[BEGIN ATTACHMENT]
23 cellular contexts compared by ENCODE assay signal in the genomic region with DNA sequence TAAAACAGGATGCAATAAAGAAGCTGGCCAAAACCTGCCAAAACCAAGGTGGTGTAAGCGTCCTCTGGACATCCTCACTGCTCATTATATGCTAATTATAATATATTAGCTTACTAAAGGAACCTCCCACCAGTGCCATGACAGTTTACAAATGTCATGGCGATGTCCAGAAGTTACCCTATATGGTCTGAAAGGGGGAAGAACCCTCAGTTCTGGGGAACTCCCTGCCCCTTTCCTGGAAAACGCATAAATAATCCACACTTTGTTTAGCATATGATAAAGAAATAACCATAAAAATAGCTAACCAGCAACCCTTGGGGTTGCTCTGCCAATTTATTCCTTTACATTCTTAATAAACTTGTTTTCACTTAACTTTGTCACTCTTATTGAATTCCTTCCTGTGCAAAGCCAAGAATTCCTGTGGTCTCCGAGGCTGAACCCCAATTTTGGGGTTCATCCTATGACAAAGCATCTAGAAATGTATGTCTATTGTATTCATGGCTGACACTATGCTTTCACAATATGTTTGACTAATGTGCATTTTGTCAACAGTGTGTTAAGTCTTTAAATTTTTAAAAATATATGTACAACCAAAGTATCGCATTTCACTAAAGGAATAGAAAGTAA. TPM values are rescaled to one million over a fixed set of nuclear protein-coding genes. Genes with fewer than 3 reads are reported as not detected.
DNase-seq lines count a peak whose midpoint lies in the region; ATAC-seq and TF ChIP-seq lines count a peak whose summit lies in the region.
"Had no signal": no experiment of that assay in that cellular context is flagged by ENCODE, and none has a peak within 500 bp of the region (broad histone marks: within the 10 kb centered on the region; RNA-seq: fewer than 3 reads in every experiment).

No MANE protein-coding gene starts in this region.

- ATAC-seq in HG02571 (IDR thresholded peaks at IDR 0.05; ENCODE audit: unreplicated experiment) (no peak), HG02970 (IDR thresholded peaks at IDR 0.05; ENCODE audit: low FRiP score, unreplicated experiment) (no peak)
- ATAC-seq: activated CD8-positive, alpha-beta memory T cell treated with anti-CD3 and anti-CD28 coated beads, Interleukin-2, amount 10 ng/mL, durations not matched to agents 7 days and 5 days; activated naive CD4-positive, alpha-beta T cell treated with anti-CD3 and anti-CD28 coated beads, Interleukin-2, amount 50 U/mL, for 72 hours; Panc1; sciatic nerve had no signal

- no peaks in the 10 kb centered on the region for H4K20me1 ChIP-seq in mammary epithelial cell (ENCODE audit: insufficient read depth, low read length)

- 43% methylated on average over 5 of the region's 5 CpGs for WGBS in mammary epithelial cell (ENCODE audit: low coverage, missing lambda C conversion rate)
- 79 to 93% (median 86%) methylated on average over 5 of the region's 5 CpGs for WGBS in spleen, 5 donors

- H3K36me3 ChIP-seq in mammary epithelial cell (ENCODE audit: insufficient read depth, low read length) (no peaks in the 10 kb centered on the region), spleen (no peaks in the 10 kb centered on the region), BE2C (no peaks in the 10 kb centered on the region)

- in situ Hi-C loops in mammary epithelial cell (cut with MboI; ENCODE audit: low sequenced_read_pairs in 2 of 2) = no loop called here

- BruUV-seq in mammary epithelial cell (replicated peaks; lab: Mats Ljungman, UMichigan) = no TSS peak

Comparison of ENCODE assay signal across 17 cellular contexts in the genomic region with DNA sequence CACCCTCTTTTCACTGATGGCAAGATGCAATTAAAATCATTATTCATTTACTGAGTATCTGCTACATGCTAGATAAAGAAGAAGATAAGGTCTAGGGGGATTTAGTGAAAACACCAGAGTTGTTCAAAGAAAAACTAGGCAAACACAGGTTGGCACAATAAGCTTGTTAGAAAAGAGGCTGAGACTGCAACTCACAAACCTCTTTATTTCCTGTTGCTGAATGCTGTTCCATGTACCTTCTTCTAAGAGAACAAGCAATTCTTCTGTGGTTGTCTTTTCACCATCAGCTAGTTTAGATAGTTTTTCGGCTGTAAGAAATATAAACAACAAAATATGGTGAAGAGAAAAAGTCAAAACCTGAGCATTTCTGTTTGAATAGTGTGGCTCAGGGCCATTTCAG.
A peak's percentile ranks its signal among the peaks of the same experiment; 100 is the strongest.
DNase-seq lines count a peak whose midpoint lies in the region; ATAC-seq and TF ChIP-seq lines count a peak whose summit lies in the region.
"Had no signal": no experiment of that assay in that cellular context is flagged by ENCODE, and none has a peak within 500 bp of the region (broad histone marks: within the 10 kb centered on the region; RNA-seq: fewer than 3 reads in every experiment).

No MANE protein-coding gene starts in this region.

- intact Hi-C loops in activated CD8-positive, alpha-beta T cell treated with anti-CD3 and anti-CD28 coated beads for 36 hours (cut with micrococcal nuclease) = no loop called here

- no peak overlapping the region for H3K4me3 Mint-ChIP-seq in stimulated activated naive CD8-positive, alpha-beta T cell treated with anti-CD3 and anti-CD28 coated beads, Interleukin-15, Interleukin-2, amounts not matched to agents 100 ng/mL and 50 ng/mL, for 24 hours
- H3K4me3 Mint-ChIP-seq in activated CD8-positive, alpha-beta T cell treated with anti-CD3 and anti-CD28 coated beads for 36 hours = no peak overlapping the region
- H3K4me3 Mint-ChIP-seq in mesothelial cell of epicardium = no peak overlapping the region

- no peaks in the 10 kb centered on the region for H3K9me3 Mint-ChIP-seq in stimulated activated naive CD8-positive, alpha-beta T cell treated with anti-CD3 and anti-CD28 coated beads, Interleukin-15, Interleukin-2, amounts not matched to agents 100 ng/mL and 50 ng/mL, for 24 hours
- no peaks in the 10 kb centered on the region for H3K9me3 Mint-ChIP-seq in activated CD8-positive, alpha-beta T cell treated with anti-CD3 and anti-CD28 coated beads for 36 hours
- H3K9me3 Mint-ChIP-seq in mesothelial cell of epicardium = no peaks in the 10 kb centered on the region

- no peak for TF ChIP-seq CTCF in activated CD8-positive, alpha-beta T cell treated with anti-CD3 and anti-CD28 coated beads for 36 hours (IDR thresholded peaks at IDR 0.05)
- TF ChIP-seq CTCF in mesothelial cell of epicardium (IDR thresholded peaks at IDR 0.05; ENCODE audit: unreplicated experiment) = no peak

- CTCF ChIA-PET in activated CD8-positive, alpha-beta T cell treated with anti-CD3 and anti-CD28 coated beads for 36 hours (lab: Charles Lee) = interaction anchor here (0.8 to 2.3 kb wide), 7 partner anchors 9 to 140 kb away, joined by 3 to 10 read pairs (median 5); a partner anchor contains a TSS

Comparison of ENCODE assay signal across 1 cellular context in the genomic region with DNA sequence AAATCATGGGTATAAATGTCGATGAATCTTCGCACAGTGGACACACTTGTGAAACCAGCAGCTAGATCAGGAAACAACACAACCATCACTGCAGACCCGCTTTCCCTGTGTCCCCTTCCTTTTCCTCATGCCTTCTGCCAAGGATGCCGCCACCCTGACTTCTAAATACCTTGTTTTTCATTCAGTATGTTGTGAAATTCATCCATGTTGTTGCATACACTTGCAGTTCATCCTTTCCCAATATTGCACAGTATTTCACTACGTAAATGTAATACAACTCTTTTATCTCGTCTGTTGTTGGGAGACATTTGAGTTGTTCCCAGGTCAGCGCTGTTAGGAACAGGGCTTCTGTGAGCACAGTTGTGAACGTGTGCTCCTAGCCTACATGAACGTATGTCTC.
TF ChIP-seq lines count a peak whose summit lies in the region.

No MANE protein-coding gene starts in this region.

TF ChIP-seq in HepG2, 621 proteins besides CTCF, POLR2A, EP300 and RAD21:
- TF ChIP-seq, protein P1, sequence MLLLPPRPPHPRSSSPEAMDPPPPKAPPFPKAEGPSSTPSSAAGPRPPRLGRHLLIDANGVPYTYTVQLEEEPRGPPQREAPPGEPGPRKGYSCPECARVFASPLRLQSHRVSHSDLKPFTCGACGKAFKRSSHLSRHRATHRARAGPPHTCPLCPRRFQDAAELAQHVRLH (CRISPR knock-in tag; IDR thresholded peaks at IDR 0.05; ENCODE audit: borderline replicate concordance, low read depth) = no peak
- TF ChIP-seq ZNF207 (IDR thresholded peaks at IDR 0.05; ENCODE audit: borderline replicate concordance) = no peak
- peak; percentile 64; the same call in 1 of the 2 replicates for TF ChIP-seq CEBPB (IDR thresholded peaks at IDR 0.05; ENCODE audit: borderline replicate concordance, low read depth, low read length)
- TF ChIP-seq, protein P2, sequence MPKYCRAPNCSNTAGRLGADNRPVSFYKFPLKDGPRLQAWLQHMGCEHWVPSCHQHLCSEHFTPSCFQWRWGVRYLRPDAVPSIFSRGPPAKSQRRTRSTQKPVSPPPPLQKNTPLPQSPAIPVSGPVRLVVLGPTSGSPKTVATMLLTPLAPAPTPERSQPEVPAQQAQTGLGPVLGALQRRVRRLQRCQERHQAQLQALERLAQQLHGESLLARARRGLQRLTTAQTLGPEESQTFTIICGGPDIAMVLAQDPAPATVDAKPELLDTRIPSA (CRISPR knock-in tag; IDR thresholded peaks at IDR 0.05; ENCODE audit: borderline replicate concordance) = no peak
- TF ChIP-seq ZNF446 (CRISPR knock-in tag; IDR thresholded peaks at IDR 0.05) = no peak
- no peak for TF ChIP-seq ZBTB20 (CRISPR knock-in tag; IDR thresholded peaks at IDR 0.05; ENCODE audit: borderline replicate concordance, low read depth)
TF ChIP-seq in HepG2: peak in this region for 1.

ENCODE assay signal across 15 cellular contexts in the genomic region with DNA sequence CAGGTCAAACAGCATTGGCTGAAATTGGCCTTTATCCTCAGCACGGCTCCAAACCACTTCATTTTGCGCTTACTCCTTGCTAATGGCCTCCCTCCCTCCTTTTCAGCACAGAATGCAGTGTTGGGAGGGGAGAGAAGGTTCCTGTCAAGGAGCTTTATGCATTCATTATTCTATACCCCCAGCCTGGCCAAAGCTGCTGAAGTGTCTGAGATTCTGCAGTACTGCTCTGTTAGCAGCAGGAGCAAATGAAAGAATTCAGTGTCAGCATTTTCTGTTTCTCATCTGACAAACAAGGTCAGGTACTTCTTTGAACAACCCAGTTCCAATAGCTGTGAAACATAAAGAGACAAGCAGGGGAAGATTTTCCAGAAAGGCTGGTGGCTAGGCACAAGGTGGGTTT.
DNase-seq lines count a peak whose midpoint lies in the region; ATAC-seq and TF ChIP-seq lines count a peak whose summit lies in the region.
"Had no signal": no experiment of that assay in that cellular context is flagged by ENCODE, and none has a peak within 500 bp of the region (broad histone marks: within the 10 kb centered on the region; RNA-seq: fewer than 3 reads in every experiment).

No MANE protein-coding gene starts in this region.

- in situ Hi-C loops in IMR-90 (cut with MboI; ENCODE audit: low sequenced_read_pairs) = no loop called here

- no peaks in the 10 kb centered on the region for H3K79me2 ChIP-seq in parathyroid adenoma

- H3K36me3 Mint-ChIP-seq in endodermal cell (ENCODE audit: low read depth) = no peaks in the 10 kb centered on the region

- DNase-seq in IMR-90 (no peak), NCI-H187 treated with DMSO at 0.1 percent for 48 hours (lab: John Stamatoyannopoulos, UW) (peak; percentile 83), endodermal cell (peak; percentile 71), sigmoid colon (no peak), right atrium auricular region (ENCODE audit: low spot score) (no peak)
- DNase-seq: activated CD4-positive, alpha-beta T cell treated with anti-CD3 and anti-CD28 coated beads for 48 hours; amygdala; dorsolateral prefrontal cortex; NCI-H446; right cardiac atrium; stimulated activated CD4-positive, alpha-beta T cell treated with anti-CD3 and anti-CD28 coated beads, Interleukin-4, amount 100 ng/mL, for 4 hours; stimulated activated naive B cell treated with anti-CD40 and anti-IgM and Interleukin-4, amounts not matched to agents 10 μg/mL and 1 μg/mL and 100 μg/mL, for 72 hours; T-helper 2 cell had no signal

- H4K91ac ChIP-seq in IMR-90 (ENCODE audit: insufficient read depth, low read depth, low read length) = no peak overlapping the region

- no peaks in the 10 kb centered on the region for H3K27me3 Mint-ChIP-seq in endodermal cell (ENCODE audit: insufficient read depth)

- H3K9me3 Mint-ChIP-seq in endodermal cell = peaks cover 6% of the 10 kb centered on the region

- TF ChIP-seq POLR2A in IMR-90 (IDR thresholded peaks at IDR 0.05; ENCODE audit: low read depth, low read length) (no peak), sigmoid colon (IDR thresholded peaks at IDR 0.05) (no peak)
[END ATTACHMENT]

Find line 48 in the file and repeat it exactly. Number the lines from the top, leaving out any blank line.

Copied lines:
- H4K91ac ChIP-seq in IMR-90 (ENCODE audit: insufficient read depth, low read depth, low read length) = no peak overlapping the region